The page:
JP:It’s something we talk about constantly and we’ve been pushing them apart for a long time now. They don’t really come to blows because Hank is still delirious when he catches Dean in that situation. We put them on this different course, originally in a plot sense because we thought Dean should go off to college we knew that Hank would never want to do that. So we tried to figure out what Hank would do alone in the house now, which made us realize the impact that would have on their relationship. Now it’s gotten to the point where we can actually talk about that and get into it.

What’s so great about the two of them growing apart is that there are so many parallels there between them and the Monarch and Dr. Venture’s journey. People are already starting to think that they’ll go down a similar path.

DH: You know, our show deals with superheroes and supervillains, but that’s not what it’s about. It’s about how people get along. That’s it. Now, the relationship between protagonists and antagonists is one way people get along. Marriages, friendships, siblings, those are all different explorations of how people get along with each other. But this large aspect of the show where people professionally hate each other, is just another way to explore that. 

JP: I mean, it becomes a marriage. 

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DH: It’s an entirely bureaucratic marriage. It’s like a divorce that never ends. It’s almost like in this world these people are forced into these arranged marriages, but in the case of the Monarch and Dr. Venture, there’s actual love. The Monarch even gets slapped on the wrist a bunch for being toointo this and not treating it like a business relationship. 

JP: It’s like how a lot of people wonder how someone as confident as Dr. Girlfriend could be in love with someone like the Monarch—I mean the Monarch is a kind of villain that doesn’t really exist. He abuses the Guild of Calamitous Intent to sustain a hate relationship. Other people are just playingsupervillains, but the Monarch is really a petty jackass who dresses up in a costume to hate someone professionally.

DH: Ahhhh, no! Don’t reduce him to that! I like to think of him as a “hate artist” in a world of “hate office workers.”

JP: I mean, of course! That’s part of professional hate! He really does the dramatic speech and when he screams, “I’ll get you Dr. Venture!” he means it in full sincerity. It’s real.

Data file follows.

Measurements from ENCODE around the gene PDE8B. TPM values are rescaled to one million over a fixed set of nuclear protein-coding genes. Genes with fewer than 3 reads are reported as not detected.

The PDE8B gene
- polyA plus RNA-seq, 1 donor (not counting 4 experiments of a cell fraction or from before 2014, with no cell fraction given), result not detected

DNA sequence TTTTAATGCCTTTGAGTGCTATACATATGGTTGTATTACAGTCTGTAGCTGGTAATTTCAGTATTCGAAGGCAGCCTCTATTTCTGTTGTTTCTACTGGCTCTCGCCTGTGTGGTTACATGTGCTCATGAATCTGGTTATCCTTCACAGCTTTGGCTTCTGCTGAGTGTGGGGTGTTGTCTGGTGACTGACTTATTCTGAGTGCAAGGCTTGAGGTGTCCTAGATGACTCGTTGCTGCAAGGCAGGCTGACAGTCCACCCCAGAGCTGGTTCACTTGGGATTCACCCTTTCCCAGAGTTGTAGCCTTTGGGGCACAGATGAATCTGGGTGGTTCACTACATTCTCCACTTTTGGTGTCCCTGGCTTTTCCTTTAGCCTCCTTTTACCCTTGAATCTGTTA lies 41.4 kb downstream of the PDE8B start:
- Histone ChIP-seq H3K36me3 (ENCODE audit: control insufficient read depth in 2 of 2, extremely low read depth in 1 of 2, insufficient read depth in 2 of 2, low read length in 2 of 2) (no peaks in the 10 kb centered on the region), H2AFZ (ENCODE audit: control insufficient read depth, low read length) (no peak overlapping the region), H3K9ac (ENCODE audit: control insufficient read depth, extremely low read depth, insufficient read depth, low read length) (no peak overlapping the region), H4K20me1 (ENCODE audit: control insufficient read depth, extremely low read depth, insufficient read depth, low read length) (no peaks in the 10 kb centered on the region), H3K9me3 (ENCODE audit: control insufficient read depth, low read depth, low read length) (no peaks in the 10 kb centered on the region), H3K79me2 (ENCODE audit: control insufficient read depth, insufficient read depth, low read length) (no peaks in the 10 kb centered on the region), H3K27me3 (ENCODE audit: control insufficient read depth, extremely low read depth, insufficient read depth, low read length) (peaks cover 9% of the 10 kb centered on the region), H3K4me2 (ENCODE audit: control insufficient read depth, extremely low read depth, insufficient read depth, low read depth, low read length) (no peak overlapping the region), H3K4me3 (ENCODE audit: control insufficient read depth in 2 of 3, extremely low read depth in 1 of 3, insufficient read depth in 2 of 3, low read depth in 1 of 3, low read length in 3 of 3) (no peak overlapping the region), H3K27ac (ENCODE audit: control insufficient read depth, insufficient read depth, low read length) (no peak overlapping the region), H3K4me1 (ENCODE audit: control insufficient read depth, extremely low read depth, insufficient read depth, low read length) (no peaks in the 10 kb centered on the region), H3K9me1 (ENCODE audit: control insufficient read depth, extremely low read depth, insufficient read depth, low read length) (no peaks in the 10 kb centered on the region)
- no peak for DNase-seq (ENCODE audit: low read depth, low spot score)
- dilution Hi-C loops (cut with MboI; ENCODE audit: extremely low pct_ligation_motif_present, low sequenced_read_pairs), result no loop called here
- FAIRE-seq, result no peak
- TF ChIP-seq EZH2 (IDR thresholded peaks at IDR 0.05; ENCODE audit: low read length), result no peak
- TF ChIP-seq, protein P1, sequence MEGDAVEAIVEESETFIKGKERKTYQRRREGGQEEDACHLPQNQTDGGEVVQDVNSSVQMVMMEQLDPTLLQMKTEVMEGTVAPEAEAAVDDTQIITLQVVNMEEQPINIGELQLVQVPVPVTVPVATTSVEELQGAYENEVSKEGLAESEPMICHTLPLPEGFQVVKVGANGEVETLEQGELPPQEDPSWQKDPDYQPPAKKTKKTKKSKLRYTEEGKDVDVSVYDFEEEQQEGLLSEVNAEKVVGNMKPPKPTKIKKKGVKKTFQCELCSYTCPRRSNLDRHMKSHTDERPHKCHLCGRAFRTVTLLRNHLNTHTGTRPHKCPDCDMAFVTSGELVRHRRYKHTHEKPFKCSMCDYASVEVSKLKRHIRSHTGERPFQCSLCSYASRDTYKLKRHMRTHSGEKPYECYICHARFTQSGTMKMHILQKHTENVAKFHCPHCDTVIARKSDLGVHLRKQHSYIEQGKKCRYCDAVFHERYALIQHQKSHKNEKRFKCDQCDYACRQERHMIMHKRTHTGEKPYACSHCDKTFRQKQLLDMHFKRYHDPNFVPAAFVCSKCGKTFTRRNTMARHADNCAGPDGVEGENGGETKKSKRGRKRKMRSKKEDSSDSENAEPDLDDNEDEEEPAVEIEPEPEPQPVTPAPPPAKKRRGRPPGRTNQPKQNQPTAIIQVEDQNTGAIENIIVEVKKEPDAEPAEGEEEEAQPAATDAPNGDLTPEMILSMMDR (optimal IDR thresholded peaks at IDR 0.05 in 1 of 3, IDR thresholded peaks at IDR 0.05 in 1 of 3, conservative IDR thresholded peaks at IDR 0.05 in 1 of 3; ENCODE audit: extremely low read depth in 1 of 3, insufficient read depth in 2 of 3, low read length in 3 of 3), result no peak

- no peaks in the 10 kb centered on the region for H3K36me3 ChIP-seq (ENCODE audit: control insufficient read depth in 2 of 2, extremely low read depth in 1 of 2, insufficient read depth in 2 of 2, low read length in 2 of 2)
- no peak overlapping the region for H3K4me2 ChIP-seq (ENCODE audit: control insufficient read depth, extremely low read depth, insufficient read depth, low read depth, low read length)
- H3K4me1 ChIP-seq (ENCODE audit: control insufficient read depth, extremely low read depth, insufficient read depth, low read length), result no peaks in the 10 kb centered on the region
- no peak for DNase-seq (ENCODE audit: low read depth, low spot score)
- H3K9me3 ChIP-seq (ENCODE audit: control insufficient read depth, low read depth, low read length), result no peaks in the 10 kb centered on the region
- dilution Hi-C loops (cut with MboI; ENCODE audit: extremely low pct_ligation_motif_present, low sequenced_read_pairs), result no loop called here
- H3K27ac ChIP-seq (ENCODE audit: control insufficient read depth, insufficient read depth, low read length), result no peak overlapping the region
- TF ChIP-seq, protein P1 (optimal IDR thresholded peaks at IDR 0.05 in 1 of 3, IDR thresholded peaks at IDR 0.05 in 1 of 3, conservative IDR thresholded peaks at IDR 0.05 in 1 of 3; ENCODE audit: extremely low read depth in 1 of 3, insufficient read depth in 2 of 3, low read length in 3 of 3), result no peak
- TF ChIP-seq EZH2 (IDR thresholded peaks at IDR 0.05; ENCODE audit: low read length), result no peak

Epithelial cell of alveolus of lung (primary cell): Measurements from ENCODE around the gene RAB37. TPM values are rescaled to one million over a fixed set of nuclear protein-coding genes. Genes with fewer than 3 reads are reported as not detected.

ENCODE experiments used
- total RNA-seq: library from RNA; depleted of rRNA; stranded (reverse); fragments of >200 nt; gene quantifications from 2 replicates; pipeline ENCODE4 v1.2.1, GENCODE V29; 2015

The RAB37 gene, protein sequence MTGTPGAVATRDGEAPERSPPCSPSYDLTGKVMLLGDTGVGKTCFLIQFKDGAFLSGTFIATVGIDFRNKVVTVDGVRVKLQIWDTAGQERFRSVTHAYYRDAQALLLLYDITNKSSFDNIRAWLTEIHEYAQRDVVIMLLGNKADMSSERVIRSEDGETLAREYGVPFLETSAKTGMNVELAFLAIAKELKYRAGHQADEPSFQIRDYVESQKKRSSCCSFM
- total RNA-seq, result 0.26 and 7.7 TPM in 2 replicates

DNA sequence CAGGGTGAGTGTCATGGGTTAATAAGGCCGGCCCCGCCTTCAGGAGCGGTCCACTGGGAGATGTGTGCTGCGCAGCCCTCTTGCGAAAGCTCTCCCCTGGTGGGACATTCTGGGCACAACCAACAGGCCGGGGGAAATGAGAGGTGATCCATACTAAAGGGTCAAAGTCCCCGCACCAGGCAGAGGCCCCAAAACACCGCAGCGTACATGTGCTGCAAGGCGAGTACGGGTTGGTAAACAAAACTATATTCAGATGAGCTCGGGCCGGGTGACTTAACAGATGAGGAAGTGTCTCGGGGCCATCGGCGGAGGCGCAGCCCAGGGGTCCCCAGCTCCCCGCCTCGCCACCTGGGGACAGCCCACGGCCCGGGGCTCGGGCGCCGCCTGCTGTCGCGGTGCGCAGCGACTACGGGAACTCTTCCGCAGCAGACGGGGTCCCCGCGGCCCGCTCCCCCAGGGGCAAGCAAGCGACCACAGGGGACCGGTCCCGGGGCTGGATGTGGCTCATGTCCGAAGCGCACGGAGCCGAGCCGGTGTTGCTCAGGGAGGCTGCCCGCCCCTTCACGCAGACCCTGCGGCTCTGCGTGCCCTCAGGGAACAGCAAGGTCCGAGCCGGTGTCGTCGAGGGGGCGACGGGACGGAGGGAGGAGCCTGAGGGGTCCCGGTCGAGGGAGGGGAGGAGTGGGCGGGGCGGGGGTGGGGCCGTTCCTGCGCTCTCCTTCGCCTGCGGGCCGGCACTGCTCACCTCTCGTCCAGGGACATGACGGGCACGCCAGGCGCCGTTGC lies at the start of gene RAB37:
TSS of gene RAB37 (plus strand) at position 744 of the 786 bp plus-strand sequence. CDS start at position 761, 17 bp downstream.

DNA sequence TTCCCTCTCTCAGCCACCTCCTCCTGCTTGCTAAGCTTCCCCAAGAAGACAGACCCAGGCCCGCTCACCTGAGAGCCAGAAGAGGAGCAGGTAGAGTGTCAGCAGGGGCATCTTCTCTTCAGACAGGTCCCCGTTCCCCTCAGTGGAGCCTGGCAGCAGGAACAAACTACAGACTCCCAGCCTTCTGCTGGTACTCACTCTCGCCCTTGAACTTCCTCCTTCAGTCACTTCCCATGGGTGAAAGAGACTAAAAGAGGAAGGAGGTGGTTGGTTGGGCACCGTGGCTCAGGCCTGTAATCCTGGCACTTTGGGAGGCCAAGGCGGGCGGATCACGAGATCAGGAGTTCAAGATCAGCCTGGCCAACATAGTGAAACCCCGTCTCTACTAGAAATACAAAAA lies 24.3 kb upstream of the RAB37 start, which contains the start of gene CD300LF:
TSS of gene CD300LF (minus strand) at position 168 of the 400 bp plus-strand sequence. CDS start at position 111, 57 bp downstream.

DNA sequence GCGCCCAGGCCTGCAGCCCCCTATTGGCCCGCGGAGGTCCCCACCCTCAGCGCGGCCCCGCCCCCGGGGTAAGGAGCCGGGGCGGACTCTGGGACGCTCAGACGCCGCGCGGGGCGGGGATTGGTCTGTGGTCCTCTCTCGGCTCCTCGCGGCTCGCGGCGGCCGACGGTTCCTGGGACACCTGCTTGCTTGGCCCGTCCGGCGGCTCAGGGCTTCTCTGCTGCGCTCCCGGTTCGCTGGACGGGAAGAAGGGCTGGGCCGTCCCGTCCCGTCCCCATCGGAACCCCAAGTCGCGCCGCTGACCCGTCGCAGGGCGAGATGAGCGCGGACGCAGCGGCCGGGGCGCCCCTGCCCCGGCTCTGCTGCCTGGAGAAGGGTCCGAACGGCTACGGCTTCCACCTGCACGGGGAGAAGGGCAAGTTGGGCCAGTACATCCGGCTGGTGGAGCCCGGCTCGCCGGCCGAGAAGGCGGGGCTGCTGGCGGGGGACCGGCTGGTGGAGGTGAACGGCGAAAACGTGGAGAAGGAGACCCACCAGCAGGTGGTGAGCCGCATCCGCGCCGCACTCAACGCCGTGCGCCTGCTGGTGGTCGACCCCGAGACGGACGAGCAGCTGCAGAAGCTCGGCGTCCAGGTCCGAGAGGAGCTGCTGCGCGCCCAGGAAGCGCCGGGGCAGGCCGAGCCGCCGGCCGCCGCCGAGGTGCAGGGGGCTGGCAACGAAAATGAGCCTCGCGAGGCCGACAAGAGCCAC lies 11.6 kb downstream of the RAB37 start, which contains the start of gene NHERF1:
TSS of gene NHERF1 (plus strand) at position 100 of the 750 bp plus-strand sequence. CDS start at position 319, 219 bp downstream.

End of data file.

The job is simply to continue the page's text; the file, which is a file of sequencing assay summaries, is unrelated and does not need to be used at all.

DH: We had a scene early in the show where Dr. Z does his whole shtick and then ends it with, “I’ve still got it.” The Monarch would neverdo that! He can’t help himself. If he was behind Dr. Venture in line somewhere, he wouldn’t be able to control himself from screaming, “I’ll get you, Dr. Venture!” 

Sgt. Hatred, for example, can turn it on and off. He was OSI, who then became Guild, who then went back to the private sector. It’s a job for him, but for the Monarch he really, really lives this. To get back to what I was originally saying though, Dr. Girlfriend can’t help but love that. If you’re involved with organized villainy, it doesn’t get more legit than him. He may be a shmuck that ruins everything, but he trulyis a villain. 

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JP: They’re also probably that kind of couple that were drawn together by a mutual disdain for other people. They probably got together as like an art school couple where no one else is hating things the right way that they are, so they suck. But they’re growing apart and together too now, which is something that we have to deal with. There’s a changing power dynamic there. 

DH: She’s now officially his boss.

JP: She’s perhaps growing up a little more than he is at the moment.

Can you speak at all to whether we’ll get any more answers this season on Scare Bear, or if that will remain a mystery?

DH: I love this Scare Bear thing.

JP: He really seems to have captured people’s imaginations. 

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DH: Clearly the key to success is just putting more people in ambiguous costumes. It’s alluring. But yeah, we honestly don’t know about Scare Bear. The problem with him is that we started to use him as a magical creature. In the final two episodes of the season, you’re like, “Does he actually exist? Is he really there?” So he’s a bit of a magical creature, but we were begging for people to guess what Scare Bear is. It’s just so funny because we didn’t think people would give a crap, but it turns out that they really do. And when they do, we start to care. One day we’ll become obsessed with Scare Bear and give you way too much information on him. When that’ll happen? I can’t tell you. Not sure we even know. Then again, we never thought people would care about Kim either…